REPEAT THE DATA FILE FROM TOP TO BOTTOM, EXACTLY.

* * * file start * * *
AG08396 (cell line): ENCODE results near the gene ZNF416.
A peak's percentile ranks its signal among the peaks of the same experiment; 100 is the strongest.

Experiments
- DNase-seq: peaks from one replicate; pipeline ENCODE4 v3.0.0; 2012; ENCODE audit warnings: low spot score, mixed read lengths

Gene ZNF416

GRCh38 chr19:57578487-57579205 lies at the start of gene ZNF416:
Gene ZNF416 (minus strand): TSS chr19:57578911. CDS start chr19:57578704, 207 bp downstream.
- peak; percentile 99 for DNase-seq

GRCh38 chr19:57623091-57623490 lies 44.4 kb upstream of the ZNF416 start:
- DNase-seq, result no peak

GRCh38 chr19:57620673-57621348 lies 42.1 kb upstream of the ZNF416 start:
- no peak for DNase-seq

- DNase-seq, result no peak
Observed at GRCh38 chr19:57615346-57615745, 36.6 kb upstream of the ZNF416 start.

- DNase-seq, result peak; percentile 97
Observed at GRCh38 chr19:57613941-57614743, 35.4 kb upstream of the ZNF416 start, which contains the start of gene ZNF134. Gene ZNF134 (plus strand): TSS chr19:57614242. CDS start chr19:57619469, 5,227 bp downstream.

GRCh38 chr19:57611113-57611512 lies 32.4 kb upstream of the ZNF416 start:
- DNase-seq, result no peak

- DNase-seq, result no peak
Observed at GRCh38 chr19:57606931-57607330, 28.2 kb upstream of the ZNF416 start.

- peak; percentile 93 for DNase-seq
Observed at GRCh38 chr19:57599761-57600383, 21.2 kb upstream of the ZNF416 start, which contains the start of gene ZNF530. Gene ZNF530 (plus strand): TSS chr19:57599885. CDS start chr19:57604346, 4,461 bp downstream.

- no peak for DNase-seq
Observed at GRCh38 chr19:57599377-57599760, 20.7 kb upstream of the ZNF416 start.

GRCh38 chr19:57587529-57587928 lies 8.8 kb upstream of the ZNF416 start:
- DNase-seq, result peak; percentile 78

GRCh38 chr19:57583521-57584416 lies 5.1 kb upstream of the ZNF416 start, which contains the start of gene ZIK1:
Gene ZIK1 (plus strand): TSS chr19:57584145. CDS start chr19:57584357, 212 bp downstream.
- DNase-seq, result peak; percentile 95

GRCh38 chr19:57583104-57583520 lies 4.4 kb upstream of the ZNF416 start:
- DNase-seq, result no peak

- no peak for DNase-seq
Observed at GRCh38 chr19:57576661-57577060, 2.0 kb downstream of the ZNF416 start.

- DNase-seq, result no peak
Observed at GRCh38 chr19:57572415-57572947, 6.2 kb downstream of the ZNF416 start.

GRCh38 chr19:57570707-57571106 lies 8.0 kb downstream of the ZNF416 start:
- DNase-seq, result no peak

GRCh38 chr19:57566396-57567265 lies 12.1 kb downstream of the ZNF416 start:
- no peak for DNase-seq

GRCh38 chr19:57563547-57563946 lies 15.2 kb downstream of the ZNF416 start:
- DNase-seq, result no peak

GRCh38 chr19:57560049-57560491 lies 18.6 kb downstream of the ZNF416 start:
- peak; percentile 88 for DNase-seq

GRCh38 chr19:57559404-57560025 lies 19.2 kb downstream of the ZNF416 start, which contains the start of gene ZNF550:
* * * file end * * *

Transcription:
AG08396 (cell line): ENCODE results near the gene ZNF416.
A peak's percentile ranks its signal among the peaks of the same experiment; 100 is the strongest.

Experiments
- DNase-seq: peaks from one replicate; pipeline ENCODE4 v3.0.0; 2012; ENCODE audit warnings: low spot score, mixed read lengths

Gene ZNF416

GRCh38 chr19:57578487-57579205 lies at the start of gene ZNF416:
Gene ZNF416 (minus strand): TSS chr19:57578911. CDS start chr19:57578704, 207 bp downstream.
- peak; percentile 99 for DNase-seq

GRCh38 chr19:57623091-57623490 lies 44.4 kb upstream of the ZNF416 start:
- DNase-seq, result no peak

GRCh38 chr19:57620673-57621348 lies 42.1 kb upstream of the ZNF416 start:
- no peak for DNase-seq

- DNase-seq, result no peak
Observed at GRCh38 chr19:57615346-57615745, 36.6 kb upstream of the ZNF416 start.

- DNase-seq, result peak; percentile 97
Observed at GRCh38 chr19:57613941-57614743, 35.4 kb upstream of the ZNF416 start, which contains the start of gene ZNF134. Gene ZNF134 (plus strand): TSS chr19:57614242. CDS start chr19:57619469, 5,227 bp downstream.

GRCh38 chr19:57611113-57611512 lies 32.4 kb upstream of the ZNF416 start:
- DNase-seq, result no peak

- DNase-seq, result no peak
Observed at GRCh38 chr19:57606931-57607330, 28.2 kb upstream of the ZNF416 start.

- peak; percentile 93 for DNase-seq
Observed at GRCh38 chr19:57599761-57600383, 21.2 kb upstream of the ZNF416 start, which contains the start of gene ZNF530. Gene ZNF530 (plus strand): TSS chr19:57599885. CDS start chr19:57604346, 4,461 bp downstream.

- no peak for DNase-seq
Observed at GRCh38 chr19:57599377-57599760, 20.7 kb upstream of the ZNF416 start.

GRCh38 chr19:57587529-57587928 lies 8.8 kb upstream of the ZNF416 start:
- DNase-seq, result peak; percentile 78

GRCh38 chr19:57583521-57584416 lies 5.1 kb upstream of the ZNF416 start, which contains the start of gene ZIK1:
Gene ZIK1 (plus strand): TSS chr19:57584145. CDS start chr19:57584357, 212 bp downstream.
- DNase-seq, result peak; percentile 95

GRCh38 chr19:57583104-57583520 lies 4.4 kb upstream of the ZNF416 start:
- DNase-seq, result no peak

- no peak for DNase-seq
Observed at GRCh38 chr19:57576661-57577060, 2.0 kb downstream of the ZNF416 start.

- DNase-seq, result no peak
Observed at GRCh38 chr19:57572415-57572947, 6.2 kb downstream of the ZNF416 start.

GRCh38 chr19:57570707-57571106 lies 8.0 kb downstream of the ZNF416 start:
- DNase-seq, result no peak

GRCh38 chr19:57566396-57567265 lies 12.1 kb downstream of the ZNF416 start:
- no peak for DNase-seq

GRCh38 chr19:57563547-57563946 lies 15.2 kb downstream of the ZNF416 start:
- DNase-seq, result no peak

GRCh38 chr19:57560049-57560491 lies 18.6 kb downstream of the ZNF416 start:
- peak; percentile 88 for DNase-seq

GRCh38 chr19:57559404-57560025 lies 19.2 kb downstream of the ZNF416 start, which contains the start of gene ZNF550: